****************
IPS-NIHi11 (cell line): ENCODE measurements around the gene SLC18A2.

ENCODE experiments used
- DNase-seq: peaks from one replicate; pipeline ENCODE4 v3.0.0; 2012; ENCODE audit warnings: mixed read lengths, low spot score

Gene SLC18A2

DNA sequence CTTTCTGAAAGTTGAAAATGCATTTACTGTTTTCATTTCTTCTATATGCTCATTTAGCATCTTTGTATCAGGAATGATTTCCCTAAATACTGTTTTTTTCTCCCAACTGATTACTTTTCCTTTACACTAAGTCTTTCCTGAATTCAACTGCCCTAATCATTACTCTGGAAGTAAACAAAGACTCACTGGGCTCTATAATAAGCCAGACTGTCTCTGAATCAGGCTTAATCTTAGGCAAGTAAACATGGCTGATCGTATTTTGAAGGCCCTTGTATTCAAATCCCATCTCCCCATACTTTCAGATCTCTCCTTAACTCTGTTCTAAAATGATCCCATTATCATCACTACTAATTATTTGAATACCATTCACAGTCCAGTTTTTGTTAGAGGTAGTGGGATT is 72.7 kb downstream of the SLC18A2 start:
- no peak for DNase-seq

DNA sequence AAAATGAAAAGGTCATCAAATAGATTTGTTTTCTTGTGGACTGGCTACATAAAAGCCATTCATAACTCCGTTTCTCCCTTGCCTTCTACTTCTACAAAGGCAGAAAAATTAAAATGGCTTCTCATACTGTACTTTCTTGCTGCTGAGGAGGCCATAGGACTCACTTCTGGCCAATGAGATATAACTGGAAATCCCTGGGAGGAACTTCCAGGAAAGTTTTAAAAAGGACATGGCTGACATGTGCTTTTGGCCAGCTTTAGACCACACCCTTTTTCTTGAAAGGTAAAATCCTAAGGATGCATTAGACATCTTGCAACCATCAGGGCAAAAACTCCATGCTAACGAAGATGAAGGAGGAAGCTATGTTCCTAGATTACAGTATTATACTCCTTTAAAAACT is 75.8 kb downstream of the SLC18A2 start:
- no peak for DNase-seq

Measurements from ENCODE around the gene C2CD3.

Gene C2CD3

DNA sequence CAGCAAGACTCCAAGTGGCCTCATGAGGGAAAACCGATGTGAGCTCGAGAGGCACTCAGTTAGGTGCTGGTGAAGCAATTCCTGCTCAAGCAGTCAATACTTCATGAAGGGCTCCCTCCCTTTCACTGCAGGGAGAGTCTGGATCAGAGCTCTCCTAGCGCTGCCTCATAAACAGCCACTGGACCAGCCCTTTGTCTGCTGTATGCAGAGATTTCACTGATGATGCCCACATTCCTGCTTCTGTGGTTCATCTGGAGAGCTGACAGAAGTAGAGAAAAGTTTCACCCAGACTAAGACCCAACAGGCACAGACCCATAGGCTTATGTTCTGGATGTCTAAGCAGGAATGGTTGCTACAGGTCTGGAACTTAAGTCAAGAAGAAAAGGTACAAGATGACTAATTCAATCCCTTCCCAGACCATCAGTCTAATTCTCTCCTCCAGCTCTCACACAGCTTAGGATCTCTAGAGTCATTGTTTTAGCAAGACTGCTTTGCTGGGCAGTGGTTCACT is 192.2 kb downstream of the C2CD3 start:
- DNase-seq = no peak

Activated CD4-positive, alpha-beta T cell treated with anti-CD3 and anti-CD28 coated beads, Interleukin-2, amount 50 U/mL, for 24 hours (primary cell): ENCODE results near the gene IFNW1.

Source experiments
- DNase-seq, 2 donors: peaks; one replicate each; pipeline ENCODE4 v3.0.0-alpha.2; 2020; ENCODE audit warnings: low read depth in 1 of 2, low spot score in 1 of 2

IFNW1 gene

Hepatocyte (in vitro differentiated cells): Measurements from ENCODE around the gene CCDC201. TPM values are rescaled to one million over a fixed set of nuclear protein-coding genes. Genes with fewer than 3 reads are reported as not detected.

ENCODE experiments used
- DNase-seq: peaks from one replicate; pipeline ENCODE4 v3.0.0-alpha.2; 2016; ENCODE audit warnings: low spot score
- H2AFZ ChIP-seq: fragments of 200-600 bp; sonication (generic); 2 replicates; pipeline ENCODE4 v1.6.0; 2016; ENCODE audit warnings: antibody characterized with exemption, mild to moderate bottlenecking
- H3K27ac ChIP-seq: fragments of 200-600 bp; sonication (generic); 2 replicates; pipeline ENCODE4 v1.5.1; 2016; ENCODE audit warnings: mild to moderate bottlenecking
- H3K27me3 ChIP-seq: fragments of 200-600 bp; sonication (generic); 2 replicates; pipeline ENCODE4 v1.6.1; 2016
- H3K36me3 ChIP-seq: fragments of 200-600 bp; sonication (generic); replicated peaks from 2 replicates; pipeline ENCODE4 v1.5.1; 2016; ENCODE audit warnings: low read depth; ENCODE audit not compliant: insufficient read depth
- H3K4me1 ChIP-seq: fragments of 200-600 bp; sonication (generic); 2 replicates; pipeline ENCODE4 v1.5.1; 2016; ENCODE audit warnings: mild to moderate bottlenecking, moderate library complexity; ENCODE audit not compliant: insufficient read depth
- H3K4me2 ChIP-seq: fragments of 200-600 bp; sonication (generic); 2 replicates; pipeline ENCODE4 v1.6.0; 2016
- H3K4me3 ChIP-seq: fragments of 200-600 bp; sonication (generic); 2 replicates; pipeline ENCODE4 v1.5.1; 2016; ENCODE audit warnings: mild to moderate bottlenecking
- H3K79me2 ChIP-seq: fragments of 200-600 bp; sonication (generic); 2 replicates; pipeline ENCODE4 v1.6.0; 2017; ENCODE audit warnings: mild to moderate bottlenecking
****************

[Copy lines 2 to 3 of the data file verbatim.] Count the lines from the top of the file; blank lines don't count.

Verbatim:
ENCODE experiments used
- DNase-seq: peaks from one replicate; pipeline ENCODE4 v3.0.0; 2012; ENCODE audit warnings: mixed read lengths, low spot score